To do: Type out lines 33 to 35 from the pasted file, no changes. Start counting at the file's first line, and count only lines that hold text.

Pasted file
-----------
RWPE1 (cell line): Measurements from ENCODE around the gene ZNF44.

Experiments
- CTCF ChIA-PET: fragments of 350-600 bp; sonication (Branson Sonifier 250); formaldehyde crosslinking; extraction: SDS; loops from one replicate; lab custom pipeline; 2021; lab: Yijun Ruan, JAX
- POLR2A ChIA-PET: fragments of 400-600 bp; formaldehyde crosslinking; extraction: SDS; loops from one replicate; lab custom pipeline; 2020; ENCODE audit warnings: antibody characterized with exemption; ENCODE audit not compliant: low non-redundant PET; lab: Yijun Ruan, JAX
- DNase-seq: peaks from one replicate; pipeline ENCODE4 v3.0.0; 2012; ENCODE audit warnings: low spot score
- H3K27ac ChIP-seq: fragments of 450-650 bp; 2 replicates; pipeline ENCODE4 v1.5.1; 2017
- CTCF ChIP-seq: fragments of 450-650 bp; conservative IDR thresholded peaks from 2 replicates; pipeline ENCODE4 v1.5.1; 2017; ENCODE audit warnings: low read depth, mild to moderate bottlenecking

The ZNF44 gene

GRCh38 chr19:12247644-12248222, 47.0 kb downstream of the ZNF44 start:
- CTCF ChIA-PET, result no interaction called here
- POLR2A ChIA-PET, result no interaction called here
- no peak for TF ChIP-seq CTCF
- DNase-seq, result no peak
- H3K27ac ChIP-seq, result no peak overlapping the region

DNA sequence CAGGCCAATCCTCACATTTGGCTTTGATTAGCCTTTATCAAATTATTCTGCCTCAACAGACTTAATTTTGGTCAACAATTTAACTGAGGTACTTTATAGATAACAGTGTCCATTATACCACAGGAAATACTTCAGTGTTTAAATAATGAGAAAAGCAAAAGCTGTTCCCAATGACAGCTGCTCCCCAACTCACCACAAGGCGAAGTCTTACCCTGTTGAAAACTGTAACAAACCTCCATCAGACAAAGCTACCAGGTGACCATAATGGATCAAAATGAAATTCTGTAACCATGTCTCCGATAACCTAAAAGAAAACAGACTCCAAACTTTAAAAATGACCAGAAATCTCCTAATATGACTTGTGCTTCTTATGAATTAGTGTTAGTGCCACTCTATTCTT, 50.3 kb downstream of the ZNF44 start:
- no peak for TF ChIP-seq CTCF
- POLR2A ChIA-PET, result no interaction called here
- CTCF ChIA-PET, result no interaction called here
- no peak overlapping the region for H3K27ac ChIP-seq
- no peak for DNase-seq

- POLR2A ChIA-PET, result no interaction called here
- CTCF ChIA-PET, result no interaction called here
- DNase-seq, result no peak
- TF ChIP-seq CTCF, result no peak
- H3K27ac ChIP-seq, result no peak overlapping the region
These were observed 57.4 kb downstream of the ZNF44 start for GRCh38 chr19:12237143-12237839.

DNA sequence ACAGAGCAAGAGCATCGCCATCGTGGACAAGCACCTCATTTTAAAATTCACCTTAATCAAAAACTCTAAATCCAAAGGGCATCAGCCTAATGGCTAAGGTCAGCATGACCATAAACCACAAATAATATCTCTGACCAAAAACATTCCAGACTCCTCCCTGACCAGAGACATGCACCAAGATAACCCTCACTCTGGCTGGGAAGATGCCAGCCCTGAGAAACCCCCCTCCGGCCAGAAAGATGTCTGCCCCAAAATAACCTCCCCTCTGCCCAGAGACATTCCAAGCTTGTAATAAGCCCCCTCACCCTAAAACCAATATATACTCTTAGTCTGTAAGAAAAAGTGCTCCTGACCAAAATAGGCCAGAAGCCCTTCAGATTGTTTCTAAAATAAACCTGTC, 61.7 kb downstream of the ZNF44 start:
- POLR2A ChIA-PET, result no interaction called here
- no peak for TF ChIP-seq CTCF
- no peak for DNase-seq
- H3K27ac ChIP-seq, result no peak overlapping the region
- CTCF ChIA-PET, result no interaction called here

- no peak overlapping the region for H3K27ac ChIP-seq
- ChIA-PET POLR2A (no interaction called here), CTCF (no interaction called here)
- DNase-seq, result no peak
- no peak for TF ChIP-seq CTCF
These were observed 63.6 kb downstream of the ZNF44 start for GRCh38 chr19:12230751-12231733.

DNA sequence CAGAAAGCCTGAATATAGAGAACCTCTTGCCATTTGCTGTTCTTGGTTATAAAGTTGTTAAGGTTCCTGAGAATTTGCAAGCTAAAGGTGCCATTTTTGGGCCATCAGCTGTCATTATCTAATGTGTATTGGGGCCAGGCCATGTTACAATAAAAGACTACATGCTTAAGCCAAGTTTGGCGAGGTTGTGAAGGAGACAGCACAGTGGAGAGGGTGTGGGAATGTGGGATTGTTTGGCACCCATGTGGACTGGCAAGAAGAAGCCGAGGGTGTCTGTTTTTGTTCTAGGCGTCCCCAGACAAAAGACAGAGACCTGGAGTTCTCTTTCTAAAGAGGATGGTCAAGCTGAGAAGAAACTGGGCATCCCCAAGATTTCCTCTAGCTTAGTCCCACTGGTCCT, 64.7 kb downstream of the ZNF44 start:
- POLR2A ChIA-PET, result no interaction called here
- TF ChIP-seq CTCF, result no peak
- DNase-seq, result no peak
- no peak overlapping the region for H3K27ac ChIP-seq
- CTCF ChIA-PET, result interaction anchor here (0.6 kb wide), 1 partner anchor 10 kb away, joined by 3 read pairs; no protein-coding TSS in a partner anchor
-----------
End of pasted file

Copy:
- no peak overlapping the region for H3K27ac ChIP-seq
- ChIA-PET POLR2A (no interaction called here), CTCF (no interaction called here)
- DNase-seq, result no peak